Pleased, Carly let me know that was enough, just so long as I got rid of some calories. We exited the stall, washed our hands, giggled, and somehow were more bonded than ever having shared that experience.
It was the first time I ever considered the size of my body. When I went home that afternoon, I stood in front of my full-length mirror and studied my shape. As an athletic pre-teen, I didn’t feel bad. My slender hips, flat breast-less front, and skinny long arms all stared back at me, questioning what the f*ck I just did that day.
However that was the day I learned about a completely different world that never went away, and even in my late 20’s still lurks around every corner. While I now have curved hips and thank the dear sweet Lord my breasts finally showed up, I am still confronted with – am I thin enough?
To me, that is a dangerous path that I urge all of us to run immediately away from. Men are assaulted from every corner about their size. We teach men to be strong and tall, as if the latter is something that you could possibly control. Women are shown that there is one specific body type, and that must always be the goal. Slender, waif-like, with sunken cheeks and ankle thin thighs.
These are obviously ridiculous, and the generalizations vary. Some ethnic or racial groups value different body types, but the point is always that there is ONE body type that should be celebrated.
I contest – why can’t ALL body types be celebrated? Christy and Carly were the only two girls in our class with breasts, so they were fat because of it. The pressure put on these two 5th, yes remember 5th, graders was so high that they resorted to vomiting as a norm to be shared among girlfriends. This was 1995 – could things now be worse?
My point is, fight back. I’ll give you an example of how I fought back last week. I run my own blog and ran a piece about tattoos. I had my fiancé take a picture of my back for the main image. After seeing the shots when we returned home, I was disappointed. I thought that my back arm looked too big. My instinct told me, “Well you can just crop that out.”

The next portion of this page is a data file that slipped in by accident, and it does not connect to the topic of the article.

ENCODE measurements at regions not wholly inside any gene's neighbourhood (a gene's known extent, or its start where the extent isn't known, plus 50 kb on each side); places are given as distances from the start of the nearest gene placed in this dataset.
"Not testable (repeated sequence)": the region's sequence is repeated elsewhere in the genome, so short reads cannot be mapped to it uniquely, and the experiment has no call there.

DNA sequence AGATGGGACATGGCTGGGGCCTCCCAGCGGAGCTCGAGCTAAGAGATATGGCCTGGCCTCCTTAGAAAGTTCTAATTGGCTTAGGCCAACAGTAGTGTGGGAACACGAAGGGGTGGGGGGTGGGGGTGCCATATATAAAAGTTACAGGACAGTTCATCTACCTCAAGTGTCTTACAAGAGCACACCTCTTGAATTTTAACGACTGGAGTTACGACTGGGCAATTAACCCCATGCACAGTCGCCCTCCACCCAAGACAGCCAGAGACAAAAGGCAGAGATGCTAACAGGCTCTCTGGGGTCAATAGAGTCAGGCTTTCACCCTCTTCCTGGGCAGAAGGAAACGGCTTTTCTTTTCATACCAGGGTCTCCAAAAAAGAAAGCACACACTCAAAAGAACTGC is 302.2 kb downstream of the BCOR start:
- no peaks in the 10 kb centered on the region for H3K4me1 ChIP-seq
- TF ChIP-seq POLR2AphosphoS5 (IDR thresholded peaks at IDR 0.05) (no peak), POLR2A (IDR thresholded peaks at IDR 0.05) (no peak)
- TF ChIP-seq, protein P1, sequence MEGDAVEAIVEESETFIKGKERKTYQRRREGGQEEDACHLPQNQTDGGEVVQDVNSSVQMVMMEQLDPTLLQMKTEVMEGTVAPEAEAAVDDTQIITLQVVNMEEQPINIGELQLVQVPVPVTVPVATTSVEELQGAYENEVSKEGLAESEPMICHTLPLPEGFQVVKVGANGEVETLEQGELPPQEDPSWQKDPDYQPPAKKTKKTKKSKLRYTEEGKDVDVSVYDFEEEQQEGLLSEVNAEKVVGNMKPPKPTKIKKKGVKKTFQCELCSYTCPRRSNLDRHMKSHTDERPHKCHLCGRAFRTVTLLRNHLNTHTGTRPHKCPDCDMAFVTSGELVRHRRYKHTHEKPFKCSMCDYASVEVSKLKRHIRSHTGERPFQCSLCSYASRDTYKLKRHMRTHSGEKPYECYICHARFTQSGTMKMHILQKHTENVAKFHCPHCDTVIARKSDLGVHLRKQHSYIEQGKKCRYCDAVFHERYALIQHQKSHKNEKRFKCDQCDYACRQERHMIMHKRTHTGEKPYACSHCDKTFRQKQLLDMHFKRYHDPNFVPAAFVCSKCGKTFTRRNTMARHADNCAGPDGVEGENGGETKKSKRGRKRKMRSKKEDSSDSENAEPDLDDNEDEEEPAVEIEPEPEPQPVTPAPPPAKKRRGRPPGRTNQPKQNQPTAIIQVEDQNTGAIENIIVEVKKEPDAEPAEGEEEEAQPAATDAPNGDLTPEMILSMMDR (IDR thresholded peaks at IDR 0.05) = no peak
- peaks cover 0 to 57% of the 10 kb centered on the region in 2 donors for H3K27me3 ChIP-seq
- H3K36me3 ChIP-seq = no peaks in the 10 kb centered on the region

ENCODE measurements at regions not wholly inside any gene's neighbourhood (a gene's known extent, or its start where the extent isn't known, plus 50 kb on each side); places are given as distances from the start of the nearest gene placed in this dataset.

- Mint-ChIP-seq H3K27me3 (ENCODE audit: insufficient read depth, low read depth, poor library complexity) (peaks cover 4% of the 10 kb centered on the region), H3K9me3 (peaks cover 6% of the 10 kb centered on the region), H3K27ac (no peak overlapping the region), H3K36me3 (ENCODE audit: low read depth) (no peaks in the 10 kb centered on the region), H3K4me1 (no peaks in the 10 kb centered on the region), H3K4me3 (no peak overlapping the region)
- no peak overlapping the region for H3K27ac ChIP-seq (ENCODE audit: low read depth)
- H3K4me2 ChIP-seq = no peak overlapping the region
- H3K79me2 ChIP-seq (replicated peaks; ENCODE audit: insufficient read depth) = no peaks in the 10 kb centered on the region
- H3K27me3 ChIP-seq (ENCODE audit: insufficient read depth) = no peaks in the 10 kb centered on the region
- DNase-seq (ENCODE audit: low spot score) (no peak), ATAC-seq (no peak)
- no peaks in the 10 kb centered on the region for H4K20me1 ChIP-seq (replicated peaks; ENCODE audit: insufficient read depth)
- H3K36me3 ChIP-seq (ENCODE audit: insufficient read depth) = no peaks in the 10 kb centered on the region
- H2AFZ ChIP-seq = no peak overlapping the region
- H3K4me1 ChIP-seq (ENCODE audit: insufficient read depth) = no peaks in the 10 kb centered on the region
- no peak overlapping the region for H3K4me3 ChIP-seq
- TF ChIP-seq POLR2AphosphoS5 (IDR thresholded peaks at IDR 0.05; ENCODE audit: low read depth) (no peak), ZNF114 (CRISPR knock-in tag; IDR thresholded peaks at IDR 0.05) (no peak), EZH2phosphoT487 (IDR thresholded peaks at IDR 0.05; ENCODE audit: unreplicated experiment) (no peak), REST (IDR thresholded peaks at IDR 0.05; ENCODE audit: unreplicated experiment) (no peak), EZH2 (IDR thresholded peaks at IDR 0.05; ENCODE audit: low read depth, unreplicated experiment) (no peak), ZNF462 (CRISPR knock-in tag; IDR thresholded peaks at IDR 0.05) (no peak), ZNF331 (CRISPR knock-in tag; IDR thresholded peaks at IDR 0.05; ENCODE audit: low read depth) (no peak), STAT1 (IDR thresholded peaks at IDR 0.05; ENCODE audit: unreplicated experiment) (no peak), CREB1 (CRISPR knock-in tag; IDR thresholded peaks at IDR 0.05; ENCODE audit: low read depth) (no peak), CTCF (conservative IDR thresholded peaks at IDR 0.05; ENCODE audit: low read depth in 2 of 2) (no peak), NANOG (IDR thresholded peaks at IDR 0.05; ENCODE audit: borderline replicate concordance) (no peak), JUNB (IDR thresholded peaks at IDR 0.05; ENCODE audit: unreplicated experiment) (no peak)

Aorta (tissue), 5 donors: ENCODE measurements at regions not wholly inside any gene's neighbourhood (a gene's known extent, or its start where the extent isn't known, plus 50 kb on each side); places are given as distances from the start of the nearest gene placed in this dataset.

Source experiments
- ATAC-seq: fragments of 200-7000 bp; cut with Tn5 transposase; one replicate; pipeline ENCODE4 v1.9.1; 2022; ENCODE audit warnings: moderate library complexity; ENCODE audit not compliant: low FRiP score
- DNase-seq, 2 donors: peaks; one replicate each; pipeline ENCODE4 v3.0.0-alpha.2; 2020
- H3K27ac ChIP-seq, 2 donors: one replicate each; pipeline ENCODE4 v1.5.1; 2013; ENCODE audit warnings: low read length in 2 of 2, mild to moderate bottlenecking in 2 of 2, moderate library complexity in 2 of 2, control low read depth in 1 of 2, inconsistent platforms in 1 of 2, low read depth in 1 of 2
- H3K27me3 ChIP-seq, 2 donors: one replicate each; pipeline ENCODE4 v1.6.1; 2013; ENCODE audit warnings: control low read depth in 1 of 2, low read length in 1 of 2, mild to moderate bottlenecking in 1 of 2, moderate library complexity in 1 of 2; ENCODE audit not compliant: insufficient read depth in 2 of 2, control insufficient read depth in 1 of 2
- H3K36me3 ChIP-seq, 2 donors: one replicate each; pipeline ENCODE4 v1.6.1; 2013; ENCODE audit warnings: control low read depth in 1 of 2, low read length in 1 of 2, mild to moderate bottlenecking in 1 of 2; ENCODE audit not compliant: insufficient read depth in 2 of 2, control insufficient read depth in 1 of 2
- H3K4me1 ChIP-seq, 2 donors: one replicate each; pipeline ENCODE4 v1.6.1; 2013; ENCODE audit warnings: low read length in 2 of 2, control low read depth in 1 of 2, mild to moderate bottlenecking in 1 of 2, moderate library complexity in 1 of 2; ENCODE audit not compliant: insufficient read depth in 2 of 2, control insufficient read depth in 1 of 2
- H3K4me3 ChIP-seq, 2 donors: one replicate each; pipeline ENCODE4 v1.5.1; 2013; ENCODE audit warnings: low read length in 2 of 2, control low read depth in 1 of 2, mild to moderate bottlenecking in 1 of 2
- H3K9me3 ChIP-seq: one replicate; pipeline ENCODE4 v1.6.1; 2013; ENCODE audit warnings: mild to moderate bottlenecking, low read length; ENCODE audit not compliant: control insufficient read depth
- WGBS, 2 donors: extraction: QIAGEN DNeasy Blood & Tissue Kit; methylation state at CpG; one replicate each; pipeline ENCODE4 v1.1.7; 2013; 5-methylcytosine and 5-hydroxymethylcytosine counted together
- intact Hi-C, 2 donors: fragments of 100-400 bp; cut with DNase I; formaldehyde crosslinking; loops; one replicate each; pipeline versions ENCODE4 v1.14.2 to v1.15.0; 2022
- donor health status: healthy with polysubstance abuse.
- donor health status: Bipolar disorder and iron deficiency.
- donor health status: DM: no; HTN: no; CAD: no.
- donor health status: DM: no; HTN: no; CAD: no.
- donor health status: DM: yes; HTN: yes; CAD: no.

Then my brain kicked into gear and ordered a steady, “Hell no!” My body is not large, and even if it was, so what? I work out, eat right, and this is how I look. I’m not going to kill myself to look like something that I’m not – however it is a fight I deal with on most days.
I made myself post the picture in its entirety, baring for the world what I really look like. We must. We must show what real people look like.
Fitness, I argue, is not about being thin or ripped. It’s about being healthy. It’s about taking care of yourself and being proud of a job well done. For some, running 2 miles is a great accomplishment – for some that bar is at 26.2 miles.
So then after a good solid workout and eating right, have you ever hopped on the scale and become disappointed? All that effort and hard work went right down the pooper because you didn’t see the number that you used to be in high school, or you imagine that you probably should be?
If so, then the scale might not be for you. This happens to me and that is why I don’t weigh myself. I choose instead to let how I feel be my guide, not a number that often wavers due to salt or water. The purpose of fitness is to be healthy, not skinny. And whatever that is for you, I say you rock it. Others see that confidence, and the more people with different body types proud of what they look like may help end these ridiculous stereotypes. We must fight back, if not for yourself, but for the 5th graders watching.